Andy Murray’s Australian Open run ends – OlympicTalk

Melbourne, Australia – Andy Murray leveled his Australian Open match at one set apiece and stood in a corner of Margaret Court Arena with his hands on his hips, staring at the bleachers, where spectators were jumping and shouting, pumping their arms and were waving blue and white Scottish flags.

All of those fans, and Murray himself, could have been excused at the time for thinking, “Here we go again!”

Except there wouldn’t be a five-set thriller this time around for Murray and his many backers. No finish after midnight. No classic return. And no victory. No, the wear and tear from Murray’s previous two relentless and unyielding performances simply took too much of his 35-year-old body and metal hip, leaving him with more than half a dozen blisters and a low back. painful during a 6-1, 6-7 (7), 6-3, 6-4 loss against Roberto Bautista Agut in the third round Saturday night.

“You can’t always control the outcome. You can’t control how you play or the outcome. You can control the effort you put into it, and I gave it my all in the last three games. I’m very proud of that,” said Murray, a five-time Melbourne Park finalist and owner of three Grand Slam titles elsewhere. “But, yes, I’m also disappointed.”


That game ended a minute under 3 1/2 hours, which felt pretty short and sweet compared to Murray’s grueling trek that took over 10 1/2 hours earlier in the week: he beat the 13th seed Matteo Berretini in five sets in the first round on Tuesday, then eliminated Thanasi Kokkinakis in another five sets in the second round that started Thursday night and ended just after 4 a.m. Friday.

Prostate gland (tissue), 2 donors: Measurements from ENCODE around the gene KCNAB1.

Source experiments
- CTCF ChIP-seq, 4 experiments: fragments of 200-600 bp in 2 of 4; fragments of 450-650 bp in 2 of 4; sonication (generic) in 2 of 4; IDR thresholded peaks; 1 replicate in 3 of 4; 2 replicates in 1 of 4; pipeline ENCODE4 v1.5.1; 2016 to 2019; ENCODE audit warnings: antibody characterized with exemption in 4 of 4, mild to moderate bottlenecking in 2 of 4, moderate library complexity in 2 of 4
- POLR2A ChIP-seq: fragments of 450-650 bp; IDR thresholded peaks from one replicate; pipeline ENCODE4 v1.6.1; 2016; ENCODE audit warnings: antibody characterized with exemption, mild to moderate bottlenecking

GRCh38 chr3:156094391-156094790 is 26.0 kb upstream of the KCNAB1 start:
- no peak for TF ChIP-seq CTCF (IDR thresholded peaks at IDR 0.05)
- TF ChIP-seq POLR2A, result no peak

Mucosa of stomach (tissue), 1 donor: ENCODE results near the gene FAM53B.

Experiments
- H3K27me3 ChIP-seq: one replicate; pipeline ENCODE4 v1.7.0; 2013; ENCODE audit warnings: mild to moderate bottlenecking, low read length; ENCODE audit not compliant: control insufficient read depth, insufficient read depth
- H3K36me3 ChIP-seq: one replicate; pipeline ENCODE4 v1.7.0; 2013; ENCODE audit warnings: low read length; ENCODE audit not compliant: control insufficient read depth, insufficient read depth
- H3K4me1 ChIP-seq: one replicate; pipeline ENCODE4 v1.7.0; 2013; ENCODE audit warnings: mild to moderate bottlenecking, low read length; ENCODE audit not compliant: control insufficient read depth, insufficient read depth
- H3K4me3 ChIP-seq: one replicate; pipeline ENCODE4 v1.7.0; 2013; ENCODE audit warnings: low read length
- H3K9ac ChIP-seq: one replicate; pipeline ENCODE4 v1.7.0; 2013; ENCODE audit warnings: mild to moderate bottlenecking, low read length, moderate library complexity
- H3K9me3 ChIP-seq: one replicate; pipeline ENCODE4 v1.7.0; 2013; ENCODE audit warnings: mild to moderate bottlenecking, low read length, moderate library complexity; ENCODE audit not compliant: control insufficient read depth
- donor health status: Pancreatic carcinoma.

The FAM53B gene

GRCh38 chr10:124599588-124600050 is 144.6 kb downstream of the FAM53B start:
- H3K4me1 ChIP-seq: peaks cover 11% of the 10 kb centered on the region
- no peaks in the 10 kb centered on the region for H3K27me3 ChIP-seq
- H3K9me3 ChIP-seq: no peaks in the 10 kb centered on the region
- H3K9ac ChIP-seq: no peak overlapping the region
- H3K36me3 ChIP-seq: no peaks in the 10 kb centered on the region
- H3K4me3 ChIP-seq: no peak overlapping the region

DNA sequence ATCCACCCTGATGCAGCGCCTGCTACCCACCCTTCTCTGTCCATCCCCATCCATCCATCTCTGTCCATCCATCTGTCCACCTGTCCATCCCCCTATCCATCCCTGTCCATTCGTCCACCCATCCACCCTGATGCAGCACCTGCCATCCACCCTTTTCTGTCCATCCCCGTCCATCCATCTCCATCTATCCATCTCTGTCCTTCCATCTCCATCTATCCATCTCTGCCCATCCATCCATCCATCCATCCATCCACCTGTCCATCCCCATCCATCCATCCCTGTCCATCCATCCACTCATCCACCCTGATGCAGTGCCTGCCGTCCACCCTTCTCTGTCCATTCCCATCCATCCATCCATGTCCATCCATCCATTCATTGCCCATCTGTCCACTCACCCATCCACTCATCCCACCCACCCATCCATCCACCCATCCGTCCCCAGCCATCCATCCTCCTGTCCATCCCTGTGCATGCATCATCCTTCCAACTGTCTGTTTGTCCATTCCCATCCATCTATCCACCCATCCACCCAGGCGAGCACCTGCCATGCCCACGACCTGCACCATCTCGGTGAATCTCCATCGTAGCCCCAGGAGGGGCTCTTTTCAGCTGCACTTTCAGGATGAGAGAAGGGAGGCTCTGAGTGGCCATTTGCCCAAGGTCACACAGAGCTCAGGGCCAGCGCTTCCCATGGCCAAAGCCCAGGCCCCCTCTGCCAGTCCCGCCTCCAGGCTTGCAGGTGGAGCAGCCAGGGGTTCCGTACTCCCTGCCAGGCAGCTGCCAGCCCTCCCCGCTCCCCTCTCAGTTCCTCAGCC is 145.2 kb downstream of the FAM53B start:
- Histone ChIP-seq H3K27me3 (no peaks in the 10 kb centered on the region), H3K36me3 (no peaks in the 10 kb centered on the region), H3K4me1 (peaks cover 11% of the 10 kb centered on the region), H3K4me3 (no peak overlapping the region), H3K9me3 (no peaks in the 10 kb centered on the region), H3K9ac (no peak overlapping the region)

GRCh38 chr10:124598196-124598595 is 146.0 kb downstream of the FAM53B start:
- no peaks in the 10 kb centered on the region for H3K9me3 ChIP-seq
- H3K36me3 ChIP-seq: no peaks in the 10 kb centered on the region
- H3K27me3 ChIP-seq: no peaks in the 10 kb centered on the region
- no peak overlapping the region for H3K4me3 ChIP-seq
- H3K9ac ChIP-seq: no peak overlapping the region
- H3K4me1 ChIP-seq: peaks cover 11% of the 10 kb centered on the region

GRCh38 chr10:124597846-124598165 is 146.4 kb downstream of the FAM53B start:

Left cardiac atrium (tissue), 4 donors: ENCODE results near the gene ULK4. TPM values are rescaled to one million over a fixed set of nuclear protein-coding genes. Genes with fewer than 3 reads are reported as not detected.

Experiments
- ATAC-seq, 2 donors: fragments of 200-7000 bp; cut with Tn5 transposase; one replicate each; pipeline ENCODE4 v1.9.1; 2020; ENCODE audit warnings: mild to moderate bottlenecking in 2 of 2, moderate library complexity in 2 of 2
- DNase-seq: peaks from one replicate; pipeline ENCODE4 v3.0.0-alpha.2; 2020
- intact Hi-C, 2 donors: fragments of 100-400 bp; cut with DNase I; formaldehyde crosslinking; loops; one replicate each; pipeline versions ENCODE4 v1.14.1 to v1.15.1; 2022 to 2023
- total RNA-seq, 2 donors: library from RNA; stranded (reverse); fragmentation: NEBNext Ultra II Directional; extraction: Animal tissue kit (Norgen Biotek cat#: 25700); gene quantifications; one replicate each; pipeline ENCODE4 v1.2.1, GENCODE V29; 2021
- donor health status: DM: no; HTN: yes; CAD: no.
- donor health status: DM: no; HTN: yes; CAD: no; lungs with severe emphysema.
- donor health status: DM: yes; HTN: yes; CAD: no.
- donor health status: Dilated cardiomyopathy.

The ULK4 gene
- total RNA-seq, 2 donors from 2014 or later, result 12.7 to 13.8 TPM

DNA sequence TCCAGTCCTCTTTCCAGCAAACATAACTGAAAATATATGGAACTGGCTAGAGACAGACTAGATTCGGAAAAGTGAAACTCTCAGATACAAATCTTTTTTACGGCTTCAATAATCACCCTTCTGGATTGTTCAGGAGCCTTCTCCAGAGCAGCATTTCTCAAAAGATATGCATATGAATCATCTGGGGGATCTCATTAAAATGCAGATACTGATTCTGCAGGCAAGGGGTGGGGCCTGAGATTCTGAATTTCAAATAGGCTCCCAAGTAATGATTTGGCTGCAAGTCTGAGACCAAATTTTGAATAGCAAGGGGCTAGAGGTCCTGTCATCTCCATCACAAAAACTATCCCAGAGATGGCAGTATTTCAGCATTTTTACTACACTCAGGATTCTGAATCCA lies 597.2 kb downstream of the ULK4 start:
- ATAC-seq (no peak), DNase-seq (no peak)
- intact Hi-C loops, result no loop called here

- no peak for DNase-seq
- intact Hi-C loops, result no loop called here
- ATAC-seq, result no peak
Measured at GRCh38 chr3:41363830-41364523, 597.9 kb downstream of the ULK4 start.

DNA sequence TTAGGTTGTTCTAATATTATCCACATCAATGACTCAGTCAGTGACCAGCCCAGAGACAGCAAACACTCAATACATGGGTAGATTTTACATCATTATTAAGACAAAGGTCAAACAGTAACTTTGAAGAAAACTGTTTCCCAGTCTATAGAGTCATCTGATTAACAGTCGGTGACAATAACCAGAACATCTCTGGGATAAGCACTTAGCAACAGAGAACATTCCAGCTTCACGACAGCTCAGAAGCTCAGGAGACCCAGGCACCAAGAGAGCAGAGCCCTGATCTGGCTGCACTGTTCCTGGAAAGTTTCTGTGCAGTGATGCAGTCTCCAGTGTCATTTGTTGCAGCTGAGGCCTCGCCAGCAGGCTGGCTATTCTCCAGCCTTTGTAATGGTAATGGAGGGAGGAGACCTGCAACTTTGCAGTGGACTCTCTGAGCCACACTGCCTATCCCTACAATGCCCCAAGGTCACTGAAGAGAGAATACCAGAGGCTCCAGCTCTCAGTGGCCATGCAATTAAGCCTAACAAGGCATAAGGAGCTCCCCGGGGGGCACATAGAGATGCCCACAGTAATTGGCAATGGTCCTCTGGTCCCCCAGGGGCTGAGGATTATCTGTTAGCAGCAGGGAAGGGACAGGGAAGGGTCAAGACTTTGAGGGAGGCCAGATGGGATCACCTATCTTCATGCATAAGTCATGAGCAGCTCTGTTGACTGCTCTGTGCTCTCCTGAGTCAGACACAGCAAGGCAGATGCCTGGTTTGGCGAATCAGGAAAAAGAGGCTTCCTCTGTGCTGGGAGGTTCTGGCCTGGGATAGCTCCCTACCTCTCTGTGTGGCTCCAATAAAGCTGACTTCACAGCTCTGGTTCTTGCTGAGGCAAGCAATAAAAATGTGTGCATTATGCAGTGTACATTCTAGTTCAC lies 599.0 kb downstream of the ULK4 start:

Murray then slept from 6 a.m. to 9 a.m., showed up at the tournament site to have his blisters drained and returned to his hotel for a nap, before heading onto the field to strike for only 15 minutes approximately.

He got off to a slow start against Bautista Agut on Saturday, pushed hard to grab the second set and faded into the streak. At the end of the game, Murray was sent off.

“Today (there was) a lot of love for Andy,” said 24th seed Bautista Agut afterwards. “I think maybe in the next round a bit more for me.”

These two had played six times before, including Bautista Agut’s victory at the Australian Open in 2019, a year after Murray had his first of two hip surgeries – and days after tearfully acknowledging that he thought he was about to retire.

After that loss to Bautista Agut, a video tribute to Murray was shown in the stadium, and he himself said the words: “If today was my last game…”

Shortly after, Murray’s second surgery took place, this one to fit him with an artificial hip, and he eventually returned to touring.

Since then, he’s wondered aloud if the work it takes to be competitive is worth it. After Saturday’s loss, he was asked how moments like this week made him feel.

“I would love to play tennis like that, where I compete with the best players in the world in the biggest events and do myself justice. There were maybe times, last year or so, where I didn’t really feel like I was playing well and I didn’t like the way I was playing,” said Murray, whose Saturday exit leaves Novak Djokovic as the only major champion still on the men’s side.

At this Australian Open, however, he explained: “It’s more enjoyable for me when I play like that, when I come to a major event and really believe I can do some damage.”

OlympicTalk is enabled Apple News. Promote us!

Comments are closed.